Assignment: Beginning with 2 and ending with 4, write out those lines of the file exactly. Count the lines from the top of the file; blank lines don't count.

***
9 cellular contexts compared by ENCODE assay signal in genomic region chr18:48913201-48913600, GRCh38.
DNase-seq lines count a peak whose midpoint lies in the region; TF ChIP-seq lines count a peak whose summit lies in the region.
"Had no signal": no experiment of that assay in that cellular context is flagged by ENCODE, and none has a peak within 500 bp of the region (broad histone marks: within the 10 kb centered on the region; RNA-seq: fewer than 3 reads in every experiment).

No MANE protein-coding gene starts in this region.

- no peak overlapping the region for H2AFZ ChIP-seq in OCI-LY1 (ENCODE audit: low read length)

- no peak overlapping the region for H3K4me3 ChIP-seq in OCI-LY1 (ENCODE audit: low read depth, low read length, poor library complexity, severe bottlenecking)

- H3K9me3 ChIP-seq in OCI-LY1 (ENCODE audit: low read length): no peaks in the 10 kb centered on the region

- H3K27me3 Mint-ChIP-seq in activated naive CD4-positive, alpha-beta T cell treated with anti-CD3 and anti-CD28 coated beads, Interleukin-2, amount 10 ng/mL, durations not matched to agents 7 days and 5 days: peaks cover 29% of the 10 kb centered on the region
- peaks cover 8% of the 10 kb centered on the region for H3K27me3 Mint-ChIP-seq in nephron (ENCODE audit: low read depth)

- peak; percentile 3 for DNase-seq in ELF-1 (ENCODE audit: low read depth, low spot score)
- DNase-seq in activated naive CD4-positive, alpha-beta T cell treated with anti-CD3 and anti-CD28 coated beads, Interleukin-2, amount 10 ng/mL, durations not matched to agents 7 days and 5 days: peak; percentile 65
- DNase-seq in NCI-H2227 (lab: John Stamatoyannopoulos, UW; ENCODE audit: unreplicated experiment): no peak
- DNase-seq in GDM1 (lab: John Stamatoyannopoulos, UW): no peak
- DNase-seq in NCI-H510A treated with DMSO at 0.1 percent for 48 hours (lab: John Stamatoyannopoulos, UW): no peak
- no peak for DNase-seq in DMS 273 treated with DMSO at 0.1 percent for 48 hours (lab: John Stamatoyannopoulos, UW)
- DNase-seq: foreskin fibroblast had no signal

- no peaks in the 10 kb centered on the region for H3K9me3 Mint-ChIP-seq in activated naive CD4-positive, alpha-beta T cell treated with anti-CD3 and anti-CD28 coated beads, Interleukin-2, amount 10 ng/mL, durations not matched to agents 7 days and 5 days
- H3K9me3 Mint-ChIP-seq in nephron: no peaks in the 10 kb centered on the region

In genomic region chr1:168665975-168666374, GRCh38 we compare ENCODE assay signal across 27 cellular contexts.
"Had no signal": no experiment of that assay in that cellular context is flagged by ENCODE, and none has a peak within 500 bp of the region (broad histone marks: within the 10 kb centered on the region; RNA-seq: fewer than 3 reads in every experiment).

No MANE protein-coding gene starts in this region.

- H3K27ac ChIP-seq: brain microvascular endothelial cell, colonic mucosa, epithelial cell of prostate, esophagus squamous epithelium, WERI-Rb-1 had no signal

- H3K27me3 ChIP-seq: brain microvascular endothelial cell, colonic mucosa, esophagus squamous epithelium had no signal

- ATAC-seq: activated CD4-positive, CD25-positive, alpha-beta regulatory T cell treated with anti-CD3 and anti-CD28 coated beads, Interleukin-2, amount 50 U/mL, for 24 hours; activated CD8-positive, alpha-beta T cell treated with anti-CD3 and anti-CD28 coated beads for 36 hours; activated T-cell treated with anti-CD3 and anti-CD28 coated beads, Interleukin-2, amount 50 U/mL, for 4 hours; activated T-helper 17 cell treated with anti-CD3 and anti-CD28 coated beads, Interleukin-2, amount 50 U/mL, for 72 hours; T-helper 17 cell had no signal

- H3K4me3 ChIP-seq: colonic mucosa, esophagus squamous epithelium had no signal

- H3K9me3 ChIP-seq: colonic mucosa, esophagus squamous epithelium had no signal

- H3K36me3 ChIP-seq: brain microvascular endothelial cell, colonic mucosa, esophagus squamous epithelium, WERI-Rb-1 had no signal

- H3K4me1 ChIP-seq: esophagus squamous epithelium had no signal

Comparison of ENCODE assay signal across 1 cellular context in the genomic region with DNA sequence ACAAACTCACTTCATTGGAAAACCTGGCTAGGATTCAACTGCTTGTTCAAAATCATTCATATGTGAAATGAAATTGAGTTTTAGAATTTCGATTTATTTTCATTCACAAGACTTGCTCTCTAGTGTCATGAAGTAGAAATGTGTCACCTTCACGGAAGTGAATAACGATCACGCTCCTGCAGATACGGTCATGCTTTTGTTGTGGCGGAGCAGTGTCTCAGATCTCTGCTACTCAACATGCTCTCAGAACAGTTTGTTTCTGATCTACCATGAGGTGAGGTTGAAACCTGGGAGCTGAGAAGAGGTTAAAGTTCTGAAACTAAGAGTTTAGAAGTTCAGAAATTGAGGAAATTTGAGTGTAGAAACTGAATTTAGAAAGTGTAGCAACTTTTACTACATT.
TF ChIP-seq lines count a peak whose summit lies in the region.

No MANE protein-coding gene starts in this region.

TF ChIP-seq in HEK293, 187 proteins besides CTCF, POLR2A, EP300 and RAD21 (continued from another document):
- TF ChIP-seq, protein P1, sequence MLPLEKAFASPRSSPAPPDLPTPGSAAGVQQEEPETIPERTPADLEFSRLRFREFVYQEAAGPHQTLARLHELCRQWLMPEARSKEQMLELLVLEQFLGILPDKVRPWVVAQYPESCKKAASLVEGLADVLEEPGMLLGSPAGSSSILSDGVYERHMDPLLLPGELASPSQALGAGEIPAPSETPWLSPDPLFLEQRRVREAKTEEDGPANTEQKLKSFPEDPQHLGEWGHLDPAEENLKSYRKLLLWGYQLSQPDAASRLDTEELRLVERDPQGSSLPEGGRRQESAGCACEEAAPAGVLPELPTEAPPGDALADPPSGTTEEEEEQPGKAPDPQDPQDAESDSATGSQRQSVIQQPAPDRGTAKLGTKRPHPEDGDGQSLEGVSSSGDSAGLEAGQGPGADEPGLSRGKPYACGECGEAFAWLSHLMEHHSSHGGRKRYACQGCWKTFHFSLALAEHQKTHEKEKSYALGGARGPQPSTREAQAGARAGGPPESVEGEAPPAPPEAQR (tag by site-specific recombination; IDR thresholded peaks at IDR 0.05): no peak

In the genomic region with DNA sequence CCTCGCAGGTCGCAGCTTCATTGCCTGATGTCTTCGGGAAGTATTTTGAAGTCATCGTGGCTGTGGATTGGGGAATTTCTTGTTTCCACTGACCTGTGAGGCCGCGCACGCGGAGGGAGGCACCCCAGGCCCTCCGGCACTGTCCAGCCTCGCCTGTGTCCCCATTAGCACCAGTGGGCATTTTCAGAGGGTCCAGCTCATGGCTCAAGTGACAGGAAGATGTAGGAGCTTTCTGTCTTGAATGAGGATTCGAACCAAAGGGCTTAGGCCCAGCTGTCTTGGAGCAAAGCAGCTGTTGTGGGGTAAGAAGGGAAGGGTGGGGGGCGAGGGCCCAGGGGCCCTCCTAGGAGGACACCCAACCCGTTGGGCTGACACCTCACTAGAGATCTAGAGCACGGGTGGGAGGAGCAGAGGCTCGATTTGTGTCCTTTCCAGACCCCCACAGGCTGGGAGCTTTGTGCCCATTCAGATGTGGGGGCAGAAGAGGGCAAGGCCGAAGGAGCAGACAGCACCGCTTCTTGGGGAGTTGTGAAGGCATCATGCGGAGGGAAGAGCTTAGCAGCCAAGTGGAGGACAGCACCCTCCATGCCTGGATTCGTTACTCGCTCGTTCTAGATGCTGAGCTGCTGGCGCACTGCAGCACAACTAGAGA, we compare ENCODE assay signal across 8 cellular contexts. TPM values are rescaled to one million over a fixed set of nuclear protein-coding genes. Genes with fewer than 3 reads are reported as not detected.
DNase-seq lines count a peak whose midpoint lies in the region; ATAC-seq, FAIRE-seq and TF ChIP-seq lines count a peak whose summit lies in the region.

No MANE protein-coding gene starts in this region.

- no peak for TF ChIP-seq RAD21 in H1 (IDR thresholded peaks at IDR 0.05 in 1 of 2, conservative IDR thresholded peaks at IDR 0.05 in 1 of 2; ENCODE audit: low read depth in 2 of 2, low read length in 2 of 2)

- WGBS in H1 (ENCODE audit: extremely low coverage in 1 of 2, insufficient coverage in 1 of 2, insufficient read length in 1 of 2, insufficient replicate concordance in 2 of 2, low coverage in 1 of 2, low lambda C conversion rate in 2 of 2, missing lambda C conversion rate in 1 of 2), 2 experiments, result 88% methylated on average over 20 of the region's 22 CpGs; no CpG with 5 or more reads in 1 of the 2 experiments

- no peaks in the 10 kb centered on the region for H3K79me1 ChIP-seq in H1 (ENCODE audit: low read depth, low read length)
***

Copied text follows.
DNase-seq lines count a peak whose midpoint lies in the region; TF ChIP-seq lines count a peak whose summit lies in the region.
"Had no signal": no experiment of that assay in that cellular context is flagged by ENCODE, and none has a peak within 500 bp of the region (broad histone marks: within the 10 kb centered on the region; RNA-seq: fewer than 3 reads in every experiment).

No MANE protein-coding gene starts in this region.